COVID-19 transmission 'largely under control' but relapses possible: Dr. Tam
After months of intense travel rules and strict shutdowns, more provinces are easing restrictions
Canada's chief public health officer said today transmission of the novel coronavirus is largely under control in this country, but warned that the caseload can flare up at any time.
"The epidemiology indicates that transmission is largely under control, while also showing us that cases can reemerge at any time or place," Dr. Theresa Tam told an updated modelling briefing Monday.
"Dynamic models are telling us that if we relax too much or too soon the epidemic will most likely rebound with explosive growth as a distinct possibility."
The number of daily cases is steadily declining, along with the number of hospitalized and critical care cases, said Tam.
She warned, however, that lifting pandemic measures too soon without a proper system of contact tracing and isolation likely would lead to relapses.
"The novel coronavirus has not been eliminated and we do not have an effective vaccine at this time. So as restrictive public health measures are being lifted to minimize the unintended health, social and economic consequences we expect to see some resurgence of cases," she said.
"The key is to keep the number of cases small."
After months of strict travel rules and widespread business shutdowns, more provinces are easing restrictions. Later this week, the four Atlantic provinces will open their borders to each other, meaning residents in those areas can travel without having to self-isolate for 14 days.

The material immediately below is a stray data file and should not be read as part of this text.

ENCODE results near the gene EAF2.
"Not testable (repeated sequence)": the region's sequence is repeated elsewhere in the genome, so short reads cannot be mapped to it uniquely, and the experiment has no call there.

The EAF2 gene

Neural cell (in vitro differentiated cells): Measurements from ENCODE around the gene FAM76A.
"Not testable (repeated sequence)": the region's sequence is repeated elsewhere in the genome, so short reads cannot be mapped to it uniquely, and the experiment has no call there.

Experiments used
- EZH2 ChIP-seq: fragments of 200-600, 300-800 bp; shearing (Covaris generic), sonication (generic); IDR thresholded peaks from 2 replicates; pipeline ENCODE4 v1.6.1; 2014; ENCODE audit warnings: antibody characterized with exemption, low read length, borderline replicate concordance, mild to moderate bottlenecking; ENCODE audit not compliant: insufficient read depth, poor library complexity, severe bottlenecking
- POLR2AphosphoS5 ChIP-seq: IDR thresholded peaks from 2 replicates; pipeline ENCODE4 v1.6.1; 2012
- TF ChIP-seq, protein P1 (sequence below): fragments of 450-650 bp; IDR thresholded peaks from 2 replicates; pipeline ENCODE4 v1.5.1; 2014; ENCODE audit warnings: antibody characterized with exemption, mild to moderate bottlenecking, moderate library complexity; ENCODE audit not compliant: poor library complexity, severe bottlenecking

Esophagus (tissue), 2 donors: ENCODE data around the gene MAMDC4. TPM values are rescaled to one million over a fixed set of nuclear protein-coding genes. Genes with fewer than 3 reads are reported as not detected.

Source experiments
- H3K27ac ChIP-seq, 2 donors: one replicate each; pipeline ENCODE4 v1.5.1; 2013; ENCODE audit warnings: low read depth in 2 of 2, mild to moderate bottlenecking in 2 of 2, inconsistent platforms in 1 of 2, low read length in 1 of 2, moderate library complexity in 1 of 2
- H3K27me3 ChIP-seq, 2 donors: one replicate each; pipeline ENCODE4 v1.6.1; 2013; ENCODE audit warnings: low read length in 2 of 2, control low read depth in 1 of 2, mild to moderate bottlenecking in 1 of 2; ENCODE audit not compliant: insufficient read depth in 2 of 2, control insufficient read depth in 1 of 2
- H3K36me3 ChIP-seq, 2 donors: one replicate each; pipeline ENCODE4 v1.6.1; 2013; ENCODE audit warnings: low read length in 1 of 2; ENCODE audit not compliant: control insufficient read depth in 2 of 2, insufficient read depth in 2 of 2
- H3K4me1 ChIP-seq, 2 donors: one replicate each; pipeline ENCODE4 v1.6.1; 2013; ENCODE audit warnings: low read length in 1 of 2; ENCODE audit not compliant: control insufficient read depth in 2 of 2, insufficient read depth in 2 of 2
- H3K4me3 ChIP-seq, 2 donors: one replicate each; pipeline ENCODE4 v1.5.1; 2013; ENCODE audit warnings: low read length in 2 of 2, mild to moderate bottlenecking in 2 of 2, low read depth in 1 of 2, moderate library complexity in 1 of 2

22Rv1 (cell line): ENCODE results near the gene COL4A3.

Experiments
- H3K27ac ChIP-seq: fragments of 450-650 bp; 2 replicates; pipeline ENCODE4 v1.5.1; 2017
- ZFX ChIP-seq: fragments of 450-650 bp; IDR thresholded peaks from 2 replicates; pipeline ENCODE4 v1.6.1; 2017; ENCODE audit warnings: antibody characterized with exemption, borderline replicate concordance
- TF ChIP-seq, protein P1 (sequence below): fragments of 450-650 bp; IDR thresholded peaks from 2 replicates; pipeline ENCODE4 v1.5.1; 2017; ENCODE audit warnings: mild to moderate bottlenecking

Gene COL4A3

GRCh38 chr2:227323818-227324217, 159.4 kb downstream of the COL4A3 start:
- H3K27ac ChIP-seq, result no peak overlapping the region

Outbreaks in Windsor-Essex, Kingston
But efforts to reopen have experienced setbacks in multiple provinces.
The updated Public Health Agency of Canada figures show that some areas have been more heavily affected by COVID-19 than others — specifically Quebec and Ontario — and identified some recent regional hotspots, including parts of Saskatchewan, the cities of Toronto and Montreal and around the border town of Windsor, Ont.
Of Ontario's 257 confirmed new cases of COVID-19, reported today, 177 are from the Windsor-Essex area. The provincial caseload grew sharply following targeted testing of migrant farm workers over the weekend.
Tam touched on the issue of migrant farm workers during her briefing with colleague Dr. Howard Njoo today. She said the pandemic has exposed vulnerabilities in crowded settings such as long-term care homes, meat plants and the congregate housing facilities where many agricultural workers live while in Canada.
Hundreds of people in the Kingston, Ont., area are also being tested for possible exposure to the novel coronavirus after an outbreak at a local nail salon. The local health unit confirmed on Monday that 25 people have tested positive for COVID-19 after working at, visiting or coming into contact with someone who was at the salon.
And British Columbia, which has moved into Phase 3 of its reopening plan, is seeing a sustained rise in cases for the first time in months, with hospitalizations at their highest point since June 7 and the five-day rolling average of new cases the highest since May 17.
Canada watching situation in the U.S.: PM
While interprovincial borders continue to open up, Prime Minister Justin Trudeau said his government continues to monitor the COVID-19 count in the United States, which has reported more than 2.5 million cases and more than 125,000 deaths.
"We will continue to assess the situation and work with the Americans on what steps need to be taken into the month of August," said Trudeau, referring to the travel restrictions at the U.S. border which are set to expire next month.
"What the situation we're seeing in the United States and elsewhere highlights for us is that, even as our economy is re-opening, we need to make sure we are continuing to remain vigilant, individually and collectively."
More than 500,000 people have died worldwide of the illness caused by the virus, according to a tally from Johns Hopkins University researchers.
Canada has had more than 103,000 cases and more than 8,500 deaths.